How to Fix the DistributedCOM Error 10016 in Windows 10

The DistributedCOM Error 10016 is a common Windows issue found on almost every Windows version since Windows XP. The error doesn’t immediately crash your system. You won’t suffer a sudden blue screen of death. In fact, the DCOM Error 10016 is benign.

However, that doesn’t mean you can’t fix it. So, here’s how to fix the DistributedCOM Error 10016 on your Windows 10 system.

What Is DistributedCOM?

First up, what is DistributedCOM, and why is it showing an error?

The Distributed Component Object Model (DCOM) is an integral aspect of networked communication on Windows computers. It is a proprietary Microsoft technology which whirs into action every time an application makes a connection to the internet. A traditional COM can only access information on the same machine, whereas DCOM can access data on remote servers.

For example, many websites and services use scripts that access a remote server. When your system makes a request using a script or otherwise, DCOM forwards the request to the specific script object. Given how frequently modern applications use a network connection and our general use of computers, you can see how frequently DCOM comes into use.

A DCOM error usually occurs when an application or service attempts to use DCOM but does not have the proper permissions. Most of the time, DCOM errors won’t affect your system, other than clogging up your Event Viewer. Given most Windows 10 users do not check the Event Viewer regularly, DCOM errors are nothing to worry about. Still, an error-free system is better than the alternative.

With that in mind, here is one easy method for fixing DCOM Error 10016, and one slightly more long-winded fix.

1. Edit the Windows Registry to Fix DCOM Error 10016

The first port of call is the Windows Registry. A simple registry tweak can sometimes fix the DCOM Error 10016 immediately.

Before editing the registry, I recommend taking a backup.

Type registry in your Start Menu search bar and select the Best Match. Head to File > Export, set the Export Range to All, then Save the Windows Registry to a handy location. The following fix won’t damage your computer, but it is best to take a backup to restore from in the event of an unexpected error.

Now, let’s attempt the fix.

  1. Type registry in your Start Menu search bar and select the Best Match.
  2. Navigate to HKEY_LOCAL_MACHINESOFTWAREMicrosoftOle. You can copy and paste the address into the Registry Editor address bar.
  3. Delete the following four registry keys:
  4. Close the Windows Registry Editor, then reboot your system.

Your system should remain DCOM Error 10016 free from now on.

2. Enable DCOM Permissions for Specific Error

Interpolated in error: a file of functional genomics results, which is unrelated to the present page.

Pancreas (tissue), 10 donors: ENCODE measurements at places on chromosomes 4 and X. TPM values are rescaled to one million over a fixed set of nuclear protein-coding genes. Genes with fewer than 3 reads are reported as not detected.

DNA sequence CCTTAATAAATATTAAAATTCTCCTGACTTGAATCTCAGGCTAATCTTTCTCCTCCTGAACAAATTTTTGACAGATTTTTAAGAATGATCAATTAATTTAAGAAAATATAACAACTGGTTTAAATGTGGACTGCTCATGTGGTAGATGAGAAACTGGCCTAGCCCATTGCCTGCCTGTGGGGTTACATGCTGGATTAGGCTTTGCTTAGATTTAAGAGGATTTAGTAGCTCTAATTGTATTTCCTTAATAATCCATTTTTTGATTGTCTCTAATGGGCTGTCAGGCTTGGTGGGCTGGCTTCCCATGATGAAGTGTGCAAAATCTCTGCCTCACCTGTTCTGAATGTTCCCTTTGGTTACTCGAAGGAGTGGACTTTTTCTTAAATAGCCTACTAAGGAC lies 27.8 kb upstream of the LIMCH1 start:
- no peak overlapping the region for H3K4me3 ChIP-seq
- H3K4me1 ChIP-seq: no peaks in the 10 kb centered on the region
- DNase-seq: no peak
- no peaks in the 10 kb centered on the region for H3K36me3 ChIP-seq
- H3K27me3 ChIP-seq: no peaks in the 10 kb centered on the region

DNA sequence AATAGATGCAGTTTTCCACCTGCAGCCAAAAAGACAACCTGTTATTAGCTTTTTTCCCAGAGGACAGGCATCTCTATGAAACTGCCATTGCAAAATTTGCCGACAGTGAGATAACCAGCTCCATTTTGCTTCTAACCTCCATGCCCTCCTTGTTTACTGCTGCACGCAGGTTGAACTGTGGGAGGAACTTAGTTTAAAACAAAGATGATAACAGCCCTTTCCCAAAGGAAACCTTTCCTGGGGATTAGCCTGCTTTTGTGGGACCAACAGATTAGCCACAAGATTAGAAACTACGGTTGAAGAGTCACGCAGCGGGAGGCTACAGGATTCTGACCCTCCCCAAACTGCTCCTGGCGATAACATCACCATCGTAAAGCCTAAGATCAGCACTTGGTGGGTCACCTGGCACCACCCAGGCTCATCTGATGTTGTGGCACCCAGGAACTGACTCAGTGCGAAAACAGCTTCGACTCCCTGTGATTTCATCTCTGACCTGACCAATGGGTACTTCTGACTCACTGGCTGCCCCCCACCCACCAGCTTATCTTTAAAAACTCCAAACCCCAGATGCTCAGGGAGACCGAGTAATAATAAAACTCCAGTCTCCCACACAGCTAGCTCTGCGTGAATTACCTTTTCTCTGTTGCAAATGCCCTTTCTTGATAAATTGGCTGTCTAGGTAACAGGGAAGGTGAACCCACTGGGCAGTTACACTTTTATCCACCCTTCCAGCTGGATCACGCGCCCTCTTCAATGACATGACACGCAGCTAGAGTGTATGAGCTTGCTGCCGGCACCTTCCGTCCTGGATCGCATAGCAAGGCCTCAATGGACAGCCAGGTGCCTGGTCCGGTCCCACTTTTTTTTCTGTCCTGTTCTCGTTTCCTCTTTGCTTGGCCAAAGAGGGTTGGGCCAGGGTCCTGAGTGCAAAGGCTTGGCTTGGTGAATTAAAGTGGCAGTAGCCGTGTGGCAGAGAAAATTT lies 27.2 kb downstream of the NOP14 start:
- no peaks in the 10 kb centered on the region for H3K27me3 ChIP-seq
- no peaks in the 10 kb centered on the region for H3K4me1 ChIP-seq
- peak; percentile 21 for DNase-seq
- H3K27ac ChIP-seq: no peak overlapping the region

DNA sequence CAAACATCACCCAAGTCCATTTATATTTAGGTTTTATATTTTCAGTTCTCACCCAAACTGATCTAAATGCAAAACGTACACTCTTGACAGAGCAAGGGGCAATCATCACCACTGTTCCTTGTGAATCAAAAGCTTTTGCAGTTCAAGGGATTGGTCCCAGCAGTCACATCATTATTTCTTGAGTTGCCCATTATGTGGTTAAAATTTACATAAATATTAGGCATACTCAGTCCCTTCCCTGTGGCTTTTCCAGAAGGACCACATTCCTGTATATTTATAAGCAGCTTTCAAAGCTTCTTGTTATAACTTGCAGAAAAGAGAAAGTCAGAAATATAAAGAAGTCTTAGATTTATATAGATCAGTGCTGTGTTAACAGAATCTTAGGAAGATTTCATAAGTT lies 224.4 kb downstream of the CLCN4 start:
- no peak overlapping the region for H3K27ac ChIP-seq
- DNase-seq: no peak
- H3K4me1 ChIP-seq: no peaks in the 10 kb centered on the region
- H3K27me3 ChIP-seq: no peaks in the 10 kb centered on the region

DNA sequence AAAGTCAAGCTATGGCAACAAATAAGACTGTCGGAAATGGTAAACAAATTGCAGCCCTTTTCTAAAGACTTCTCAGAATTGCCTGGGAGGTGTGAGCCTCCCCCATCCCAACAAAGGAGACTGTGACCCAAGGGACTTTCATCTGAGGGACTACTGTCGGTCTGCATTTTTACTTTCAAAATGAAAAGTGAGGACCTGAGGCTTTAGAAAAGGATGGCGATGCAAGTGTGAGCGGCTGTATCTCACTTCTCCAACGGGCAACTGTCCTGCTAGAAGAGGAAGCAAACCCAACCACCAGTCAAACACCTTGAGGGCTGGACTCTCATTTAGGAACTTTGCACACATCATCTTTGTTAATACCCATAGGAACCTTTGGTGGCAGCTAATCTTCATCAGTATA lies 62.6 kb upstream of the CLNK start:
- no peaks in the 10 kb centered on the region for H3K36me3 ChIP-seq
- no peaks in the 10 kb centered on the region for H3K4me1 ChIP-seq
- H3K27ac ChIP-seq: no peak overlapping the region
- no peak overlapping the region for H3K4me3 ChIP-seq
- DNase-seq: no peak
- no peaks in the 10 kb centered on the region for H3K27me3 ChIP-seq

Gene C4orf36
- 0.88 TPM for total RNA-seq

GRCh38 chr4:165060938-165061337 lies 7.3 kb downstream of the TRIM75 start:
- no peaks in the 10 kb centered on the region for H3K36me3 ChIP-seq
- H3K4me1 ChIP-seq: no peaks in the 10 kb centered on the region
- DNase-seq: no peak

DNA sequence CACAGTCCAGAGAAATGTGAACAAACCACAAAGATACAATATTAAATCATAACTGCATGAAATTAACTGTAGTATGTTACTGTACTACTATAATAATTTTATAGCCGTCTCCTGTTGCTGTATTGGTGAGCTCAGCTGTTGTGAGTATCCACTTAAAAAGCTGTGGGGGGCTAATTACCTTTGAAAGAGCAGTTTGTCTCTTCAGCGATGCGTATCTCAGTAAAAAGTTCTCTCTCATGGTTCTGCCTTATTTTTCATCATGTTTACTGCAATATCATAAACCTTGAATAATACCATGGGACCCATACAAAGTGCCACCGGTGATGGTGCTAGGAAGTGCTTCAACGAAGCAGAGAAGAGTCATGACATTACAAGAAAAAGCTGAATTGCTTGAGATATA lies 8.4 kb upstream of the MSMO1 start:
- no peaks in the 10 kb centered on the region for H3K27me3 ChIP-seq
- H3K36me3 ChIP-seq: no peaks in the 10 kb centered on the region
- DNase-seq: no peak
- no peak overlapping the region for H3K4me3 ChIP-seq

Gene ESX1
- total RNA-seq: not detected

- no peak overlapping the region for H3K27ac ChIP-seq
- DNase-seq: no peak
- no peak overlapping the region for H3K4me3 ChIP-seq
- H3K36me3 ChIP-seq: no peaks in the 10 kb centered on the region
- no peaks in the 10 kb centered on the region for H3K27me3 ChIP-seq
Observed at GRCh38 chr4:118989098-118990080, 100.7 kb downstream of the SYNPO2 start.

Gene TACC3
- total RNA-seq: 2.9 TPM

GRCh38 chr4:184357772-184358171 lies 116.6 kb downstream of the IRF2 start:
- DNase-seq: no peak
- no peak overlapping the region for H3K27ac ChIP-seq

If that doesn’t work, there is a substantially longer workaround that you can follow. However, if you have several individual applications all providing DCOM errors, the following process will take some time as you have to repeat the majority of it for each error.

The DCOM Error 10016 error message in the Event Viewer contains information regarding the specific application or process creating the issue.

Input event viewer in your Start Menu search bar and select the Best Match.

Head to Windows Logs > System and locate your most recent DCOM Error 10016. Double-click the error message to expand it.

The General tab explains the reason for 10016 error, listing the CLSID (Class ID) and APPID (Application ID). The CLSID and APPID character strings look random. However, you can use them to identify which application or service is the route of the 10016 error.

Locate CLSID and APPID in the Registry Editor

Here’s how you locate the service in the Registry Editor.

First, highlight the CLSID in the Event Viewer, then press CTRL + C to copy. Then, open the Registry Editor. Search the registry for the following:


For me, that looks like HKEY_CLASSES_ROOTCLSID{2593F8B9-4EAF-457C-B68A-50F6B8EA6B54}.

Remember, you can copy and paste the address into the Registry Editor address bar. Once the CLSID search finishes, you can cross-reference the APPID from the error message with the AppID listed under the CLSID.

In my case, the DCOM Error 10016 stems from the Runtime Broker, which is one of the most common causes of this error.

Edit the CLSID Permissions

In the left-hand list of registry entries, right-click the CLSID relating to the error, then select Permission > Advanced. From here, you can edit the Permissions of the service. (Changing file permissions can fix a bunch of other Windows 10 issues, too.)

Highlight Administrators and select Edit. Switch the Basic Permissions to include Full Control, then hit OK > Apply > OK.

Now, restart your system.

Once the restart completes, input Component Services in your Start Menu search bar and select the Best Match. Head to Computers > My Computer > DCOM Config.

You will see a long list of service that uses DCOM in some manner. Locate the service using the name and APPID, right-click and select Properties > Security.

Under Launch and Activation Permissions, select Edit > Add > Add a Local Service > Apply. Now, tick the Local Activation box, hit OK, and reboot your system again.

Whew! All done, the process is complete.

Note: Unfortunately, if you have multiple 10016 error causes, you’ll have to complete this process for each CSLID/APPID combination.

DCOM Error 10016 Solved

Hopefully, that has alleviated your Distributed COM 10016 error. I must emphasize that a DCOM 10016 error is highly unlikely to affect your system performance. In the very old days, when Microsoft first introduced “Distributed” to the Component Object Model, there were vulnerabilities. However, these vulnerabilities have been patched and DCOM is safe now.

Of course, DCOM error 10016 is far from the only error Windows 10 throws up. If you have a different issue, here are fixes for the most common Windows errors.

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